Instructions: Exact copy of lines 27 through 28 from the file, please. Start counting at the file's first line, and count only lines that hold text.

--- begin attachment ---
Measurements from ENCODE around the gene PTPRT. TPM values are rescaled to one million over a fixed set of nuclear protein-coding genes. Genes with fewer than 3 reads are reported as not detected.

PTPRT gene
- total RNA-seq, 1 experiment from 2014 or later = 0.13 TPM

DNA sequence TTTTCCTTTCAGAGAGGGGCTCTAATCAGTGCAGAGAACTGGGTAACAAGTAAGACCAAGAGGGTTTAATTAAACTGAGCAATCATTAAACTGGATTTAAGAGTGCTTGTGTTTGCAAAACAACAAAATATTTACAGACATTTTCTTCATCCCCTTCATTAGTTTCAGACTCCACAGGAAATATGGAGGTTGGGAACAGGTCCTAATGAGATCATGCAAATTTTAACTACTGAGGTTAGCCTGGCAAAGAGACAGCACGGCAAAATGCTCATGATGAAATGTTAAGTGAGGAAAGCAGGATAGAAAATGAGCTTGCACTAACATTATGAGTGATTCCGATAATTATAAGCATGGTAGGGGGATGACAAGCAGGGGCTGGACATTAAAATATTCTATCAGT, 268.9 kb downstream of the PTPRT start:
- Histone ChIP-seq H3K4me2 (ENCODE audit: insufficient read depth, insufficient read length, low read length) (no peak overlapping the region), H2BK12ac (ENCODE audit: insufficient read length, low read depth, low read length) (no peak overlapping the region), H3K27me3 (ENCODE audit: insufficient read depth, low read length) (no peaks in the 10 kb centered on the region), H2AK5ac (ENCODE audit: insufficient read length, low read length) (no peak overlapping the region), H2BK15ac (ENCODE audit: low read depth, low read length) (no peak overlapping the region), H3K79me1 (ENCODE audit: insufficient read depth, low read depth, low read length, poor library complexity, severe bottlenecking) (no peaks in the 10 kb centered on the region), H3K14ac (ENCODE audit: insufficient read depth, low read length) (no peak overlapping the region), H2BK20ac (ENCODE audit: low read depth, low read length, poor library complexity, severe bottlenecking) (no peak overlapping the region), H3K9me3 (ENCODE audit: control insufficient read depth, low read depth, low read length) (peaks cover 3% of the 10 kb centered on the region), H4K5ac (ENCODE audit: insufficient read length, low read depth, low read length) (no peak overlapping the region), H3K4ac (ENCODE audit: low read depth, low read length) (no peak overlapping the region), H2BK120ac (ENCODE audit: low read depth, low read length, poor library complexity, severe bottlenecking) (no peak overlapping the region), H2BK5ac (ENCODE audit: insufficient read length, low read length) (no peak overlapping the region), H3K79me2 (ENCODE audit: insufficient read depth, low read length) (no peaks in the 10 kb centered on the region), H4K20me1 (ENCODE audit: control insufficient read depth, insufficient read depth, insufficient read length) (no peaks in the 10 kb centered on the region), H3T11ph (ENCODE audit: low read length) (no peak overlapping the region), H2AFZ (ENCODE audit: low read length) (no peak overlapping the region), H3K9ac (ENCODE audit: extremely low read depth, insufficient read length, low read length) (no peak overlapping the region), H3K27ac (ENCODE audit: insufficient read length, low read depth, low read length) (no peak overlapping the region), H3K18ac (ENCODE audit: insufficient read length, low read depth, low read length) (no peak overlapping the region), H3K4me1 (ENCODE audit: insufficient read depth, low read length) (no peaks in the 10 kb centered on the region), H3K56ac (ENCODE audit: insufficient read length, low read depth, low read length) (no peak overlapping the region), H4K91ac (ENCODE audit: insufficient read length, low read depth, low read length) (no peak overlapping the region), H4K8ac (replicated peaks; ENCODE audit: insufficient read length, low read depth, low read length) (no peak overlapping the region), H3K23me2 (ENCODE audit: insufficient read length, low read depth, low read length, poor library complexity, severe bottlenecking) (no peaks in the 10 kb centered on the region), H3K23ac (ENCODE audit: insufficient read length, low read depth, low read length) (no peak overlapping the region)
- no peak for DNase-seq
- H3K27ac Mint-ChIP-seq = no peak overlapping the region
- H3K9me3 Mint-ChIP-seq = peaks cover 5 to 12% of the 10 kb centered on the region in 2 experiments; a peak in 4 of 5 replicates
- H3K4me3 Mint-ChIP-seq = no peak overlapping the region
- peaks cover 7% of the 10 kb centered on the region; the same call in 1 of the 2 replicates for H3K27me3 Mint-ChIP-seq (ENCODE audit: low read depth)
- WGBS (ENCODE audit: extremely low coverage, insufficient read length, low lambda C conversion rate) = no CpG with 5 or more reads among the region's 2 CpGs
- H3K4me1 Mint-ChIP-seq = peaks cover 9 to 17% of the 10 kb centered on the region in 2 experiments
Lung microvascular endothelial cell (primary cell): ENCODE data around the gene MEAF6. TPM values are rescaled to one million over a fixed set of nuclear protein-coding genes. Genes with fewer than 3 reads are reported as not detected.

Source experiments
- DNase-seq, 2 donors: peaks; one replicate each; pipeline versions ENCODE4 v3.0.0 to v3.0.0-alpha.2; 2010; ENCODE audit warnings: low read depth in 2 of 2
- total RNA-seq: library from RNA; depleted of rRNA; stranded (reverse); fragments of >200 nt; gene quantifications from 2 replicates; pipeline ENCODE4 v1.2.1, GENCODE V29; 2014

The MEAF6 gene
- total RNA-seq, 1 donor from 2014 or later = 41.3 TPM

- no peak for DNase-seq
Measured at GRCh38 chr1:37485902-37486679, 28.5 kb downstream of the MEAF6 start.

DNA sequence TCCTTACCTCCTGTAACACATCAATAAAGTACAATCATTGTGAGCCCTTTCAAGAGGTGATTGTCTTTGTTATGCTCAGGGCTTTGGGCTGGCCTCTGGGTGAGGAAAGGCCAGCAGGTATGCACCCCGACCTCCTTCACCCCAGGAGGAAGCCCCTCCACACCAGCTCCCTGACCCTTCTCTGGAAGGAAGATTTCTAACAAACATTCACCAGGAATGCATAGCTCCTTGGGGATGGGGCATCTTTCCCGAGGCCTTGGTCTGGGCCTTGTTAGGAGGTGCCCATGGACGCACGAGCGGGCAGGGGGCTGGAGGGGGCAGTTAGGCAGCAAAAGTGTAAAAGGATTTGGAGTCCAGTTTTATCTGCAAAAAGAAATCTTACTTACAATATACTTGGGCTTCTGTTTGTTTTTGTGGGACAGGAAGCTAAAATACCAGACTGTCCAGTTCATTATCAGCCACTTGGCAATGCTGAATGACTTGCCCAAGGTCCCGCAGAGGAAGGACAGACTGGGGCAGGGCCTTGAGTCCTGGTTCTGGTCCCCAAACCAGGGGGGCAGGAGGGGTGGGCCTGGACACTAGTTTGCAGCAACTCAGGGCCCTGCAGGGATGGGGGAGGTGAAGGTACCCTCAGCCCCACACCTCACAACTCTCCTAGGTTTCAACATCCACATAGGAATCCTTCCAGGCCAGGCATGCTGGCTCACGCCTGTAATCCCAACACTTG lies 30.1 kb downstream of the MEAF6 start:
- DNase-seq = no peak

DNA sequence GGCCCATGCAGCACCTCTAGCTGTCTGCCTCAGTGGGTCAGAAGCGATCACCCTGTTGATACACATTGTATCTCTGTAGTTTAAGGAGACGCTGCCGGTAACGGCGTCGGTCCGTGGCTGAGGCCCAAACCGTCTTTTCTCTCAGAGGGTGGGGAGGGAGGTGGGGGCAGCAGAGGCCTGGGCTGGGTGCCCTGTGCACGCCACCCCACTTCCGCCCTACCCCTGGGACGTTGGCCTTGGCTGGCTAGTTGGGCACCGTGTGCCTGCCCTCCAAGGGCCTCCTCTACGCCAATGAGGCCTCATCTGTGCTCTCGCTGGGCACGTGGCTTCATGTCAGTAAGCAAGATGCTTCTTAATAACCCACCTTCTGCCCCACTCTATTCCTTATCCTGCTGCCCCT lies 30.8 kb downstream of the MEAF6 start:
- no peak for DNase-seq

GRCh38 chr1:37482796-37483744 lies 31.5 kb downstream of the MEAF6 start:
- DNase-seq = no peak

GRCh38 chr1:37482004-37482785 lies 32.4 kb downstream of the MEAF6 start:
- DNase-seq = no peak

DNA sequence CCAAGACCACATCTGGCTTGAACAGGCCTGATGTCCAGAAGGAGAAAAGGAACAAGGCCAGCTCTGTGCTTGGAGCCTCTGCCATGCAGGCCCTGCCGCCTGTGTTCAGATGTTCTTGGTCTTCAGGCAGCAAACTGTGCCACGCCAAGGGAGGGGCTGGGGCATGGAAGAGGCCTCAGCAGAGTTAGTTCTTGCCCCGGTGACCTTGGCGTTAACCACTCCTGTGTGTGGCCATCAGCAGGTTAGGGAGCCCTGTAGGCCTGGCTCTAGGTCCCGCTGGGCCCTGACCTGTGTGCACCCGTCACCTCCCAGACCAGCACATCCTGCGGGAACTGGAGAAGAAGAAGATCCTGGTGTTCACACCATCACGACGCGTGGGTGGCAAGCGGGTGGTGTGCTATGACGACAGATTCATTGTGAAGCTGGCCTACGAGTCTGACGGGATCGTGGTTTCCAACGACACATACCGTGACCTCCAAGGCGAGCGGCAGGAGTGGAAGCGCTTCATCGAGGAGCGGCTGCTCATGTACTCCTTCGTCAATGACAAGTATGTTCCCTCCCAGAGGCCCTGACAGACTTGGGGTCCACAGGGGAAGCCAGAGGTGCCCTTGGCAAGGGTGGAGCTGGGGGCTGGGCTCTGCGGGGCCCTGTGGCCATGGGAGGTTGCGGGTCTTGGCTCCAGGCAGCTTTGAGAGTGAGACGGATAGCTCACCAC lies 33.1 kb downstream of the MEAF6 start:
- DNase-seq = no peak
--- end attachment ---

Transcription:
GRCh38 chr1:37482004-37482785 lies 32.4 kb downstream of the MEAF6 start:
- DNase-seq = no peak